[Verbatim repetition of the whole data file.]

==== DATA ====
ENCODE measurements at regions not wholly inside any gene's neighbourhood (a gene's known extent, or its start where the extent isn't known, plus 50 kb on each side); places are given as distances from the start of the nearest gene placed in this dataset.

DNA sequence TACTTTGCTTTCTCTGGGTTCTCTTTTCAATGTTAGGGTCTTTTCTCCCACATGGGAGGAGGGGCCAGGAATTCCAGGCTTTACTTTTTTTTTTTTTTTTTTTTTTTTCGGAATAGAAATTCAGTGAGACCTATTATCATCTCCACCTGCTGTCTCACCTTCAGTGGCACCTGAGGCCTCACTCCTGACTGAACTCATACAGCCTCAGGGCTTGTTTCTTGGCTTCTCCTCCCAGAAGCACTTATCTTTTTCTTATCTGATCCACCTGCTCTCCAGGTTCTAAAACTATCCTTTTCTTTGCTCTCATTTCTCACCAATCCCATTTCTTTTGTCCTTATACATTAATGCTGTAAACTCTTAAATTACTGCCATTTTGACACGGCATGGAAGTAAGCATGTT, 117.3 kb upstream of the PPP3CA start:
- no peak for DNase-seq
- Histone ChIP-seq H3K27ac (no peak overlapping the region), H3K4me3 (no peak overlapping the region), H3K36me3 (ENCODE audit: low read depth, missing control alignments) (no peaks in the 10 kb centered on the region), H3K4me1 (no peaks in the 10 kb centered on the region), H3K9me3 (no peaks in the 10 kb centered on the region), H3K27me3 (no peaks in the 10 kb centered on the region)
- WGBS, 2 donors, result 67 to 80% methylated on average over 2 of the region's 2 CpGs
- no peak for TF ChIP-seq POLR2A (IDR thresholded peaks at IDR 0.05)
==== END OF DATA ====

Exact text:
ENCODE measurements at regions not wholly inside any gene's neighbourhood (a gene's known extent, or its start where the extent isn't known, plus 50 kb on each side); places are given as distances from the start of the nearest gene placed in this dataset.

DNA sequence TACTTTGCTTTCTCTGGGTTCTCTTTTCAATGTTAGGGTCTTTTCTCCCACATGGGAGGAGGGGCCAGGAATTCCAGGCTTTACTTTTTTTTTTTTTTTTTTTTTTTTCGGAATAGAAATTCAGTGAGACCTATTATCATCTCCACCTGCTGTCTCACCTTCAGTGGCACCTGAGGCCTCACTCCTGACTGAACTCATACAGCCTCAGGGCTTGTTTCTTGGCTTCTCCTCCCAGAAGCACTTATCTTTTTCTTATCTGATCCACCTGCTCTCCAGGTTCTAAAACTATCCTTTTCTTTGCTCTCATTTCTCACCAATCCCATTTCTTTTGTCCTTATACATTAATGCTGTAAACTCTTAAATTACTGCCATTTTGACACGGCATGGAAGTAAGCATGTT, 117.3 kb upstream of the PPP3CA start:
- no peak for DNase-seq
- Histone ChIP-seq H3K27ac (no peak overlapping the region), H3K4me3 (no peak overlapping the region), H3K36me3 (ENCODE audit: low read depth, missing control alignments) (no peaks in the 10 kb centered on the region), H3K4me1 (no peaks in the 10 kb centered on the region), H3K9me3 (no peaks in the 10 kb centered on the region), H3K27me3 (no peaks in the 10 kb centered on the region)
- WGBS, 2 donors, result 67 to 80% methylated on average over 2 of the region's 2 CpGs
- no peak for TF ChIP-seq POLR2A (IDR thresholded peaks at IDR 0.05)